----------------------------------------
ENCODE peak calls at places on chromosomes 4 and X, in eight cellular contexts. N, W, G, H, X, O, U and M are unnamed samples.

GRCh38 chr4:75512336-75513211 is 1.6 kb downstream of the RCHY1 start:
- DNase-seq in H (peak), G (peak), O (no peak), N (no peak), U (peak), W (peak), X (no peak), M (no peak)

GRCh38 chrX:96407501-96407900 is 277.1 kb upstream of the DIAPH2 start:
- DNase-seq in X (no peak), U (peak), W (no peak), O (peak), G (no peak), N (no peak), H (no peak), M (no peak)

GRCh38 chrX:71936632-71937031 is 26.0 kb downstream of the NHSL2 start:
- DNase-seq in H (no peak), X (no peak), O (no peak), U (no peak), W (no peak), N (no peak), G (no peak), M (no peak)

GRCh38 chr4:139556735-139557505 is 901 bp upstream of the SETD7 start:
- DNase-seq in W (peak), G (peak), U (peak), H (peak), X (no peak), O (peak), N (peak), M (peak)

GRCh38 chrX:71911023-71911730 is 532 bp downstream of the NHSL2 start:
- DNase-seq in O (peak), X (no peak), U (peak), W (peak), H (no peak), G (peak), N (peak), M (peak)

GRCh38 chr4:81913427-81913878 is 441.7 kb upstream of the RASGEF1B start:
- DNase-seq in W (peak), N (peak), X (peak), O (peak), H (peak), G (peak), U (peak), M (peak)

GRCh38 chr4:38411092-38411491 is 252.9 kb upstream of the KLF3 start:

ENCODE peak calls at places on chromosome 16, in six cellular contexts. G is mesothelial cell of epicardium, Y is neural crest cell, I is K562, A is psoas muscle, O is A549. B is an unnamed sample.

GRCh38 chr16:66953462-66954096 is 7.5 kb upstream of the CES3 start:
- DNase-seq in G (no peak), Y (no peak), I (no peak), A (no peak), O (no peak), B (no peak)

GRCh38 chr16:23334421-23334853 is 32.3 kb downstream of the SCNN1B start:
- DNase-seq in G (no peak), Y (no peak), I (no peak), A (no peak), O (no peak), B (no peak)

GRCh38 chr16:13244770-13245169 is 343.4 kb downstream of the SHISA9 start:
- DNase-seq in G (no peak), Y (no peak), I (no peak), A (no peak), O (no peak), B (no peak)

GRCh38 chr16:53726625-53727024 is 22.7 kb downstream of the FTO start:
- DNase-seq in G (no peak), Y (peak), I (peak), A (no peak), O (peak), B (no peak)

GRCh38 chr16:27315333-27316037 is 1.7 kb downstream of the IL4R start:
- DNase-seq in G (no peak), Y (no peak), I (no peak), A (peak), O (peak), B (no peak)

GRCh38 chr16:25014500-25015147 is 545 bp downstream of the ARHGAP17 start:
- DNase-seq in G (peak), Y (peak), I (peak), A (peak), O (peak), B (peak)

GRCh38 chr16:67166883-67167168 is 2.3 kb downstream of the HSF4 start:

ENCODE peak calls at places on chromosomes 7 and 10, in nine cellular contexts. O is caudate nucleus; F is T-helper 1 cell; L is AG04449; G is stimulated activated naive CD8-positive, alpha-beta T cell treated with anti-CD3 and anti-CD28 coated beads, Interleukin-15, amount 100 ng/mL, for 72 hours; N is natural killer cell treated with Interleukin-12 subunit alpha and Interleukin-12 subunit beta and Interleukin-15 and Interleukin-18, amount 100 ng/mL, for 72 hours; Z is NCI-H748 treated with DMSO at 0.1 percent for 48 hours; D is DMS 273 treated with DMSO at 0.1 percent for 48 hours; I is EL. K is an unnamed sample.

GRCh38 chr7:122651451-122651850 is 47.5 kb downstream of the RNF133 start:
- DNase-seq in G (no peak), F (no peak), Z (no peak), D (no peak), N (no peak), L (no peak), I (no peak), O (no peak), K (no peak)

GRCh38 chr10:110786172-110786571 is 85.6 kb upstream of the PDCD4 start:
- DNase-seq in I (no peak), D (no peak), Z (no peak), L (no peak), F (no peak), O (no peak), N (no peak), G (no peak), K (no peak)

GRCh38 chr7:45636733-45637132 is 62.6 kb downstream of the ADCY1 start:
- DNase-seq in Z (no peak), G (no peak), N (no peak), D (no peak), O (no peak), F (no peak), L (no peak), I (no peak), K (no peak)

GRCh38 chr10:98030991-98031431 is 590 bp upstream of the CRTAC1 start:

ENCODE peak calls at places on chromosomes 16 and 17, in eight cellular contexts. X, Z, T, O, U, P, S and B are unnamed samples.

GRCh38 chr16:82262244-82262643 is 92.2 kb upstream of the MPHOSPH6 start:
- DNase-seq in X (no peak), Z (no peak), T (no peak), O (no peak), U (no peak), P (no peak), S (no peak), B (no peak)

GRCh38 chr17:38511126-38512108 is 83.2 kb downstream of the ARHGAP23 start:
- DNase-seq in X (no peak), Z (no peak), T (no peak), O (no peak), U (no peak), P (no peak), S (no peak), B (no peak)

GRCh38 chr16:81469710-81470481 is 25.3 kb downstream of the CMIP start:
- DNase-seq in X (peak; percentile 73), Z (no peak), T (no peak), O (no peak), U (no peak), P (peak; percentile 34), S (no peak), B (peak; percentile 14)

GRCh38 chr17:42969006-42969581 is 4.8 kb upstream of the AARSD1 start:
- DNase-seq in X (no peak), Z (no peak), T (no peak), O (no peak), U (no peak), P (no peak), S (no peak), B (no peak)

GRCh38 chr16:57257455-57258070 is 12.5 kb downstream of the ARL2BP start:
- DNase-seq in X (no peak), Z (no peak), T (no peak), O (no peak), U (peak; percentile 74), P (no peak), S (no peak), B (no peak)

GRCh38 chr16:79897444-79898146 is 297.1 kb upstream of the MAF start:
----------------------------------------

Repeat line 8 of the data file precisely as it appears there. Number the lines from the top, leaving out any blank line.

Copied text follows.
GRCh38 chr4:139556735-139557505 is 901 bp upstream of the SETD7 start: